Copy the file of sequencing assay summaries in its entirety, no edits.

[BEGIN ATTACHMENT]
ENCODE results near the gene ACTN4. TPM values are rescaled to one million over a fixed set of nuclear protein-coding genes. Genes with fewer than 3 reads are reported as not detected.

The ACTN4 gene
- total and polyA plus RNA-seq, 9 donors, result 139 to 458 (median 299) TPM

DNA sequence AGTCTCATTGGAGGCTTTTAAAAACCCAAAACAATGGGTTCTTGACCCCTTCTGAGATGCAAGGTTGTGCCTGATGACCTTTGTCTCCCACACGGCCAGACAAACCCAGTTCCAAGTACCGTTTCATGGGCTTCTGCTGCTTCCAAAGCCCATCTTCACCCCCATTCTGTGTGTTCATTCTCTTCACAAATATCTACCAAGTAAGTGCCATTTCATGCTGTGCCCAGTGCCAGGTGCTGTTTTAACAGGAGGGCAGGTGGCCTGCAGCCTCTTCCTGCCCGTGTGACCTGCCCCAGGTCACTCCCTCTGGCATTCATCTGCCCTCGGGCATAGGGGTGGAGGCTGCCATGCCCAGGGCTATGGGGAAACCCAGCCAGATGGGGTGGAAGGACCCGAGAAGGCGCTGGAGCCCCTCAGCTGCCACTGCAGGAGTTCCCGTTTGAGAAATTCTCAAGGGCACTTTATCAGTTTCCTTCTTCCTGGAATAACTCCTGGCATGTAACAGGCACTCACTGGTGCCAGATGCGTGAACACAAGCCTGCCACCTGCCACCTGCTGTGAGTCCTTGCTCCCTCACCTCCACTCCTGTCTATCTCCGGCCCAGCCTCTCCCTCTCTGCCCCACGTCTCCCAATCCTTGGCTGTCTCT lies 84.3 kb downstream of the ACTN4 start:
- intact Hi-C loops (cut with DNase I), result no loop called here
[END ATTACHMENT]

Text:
ENCODE results near the gene ACTN4. TPM values are rescaled to one million over a fixed set of nuclear protein-coding genes. Genes with fewer than 3 reads are reported as not detected.

The ACTN4 gene
- total and polyA plus RNA-seq, 9 donors, result 139 to 458 (median 299) TPM

DNA sequence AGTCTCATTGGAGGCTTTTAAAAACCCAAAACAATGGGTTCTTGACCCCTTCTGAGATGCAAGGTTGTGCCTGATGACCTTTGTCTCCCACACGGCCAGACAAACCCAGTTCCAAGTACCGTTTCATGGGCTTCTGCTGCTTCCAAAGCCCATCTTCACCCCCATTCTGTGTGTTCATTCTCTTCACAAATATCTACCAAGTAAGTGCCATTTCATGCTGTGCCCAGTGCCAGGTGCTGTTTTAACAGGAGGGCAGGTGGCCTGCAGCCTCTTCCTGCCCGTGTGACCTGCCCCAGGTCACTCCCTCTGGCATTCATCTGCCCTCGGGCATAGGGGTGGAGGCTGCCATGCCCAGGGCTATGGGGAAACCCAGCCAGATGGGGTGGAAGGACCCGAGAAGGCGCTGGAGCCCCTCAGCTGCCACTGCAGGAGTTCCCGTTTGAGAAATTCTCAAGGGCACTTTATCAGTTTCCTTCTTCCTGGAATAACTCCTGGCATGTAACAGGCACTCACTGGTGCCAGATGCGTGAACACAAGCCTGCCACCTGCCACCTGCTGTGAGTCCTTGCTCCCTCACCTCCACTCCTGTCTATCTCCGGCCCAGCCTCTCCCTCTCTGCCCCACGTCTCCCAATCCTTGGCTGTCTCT lies 84.3 kb downstream of the ACTN4 start:
- intact Hi-C loops (cut with DNase I), result no loop called here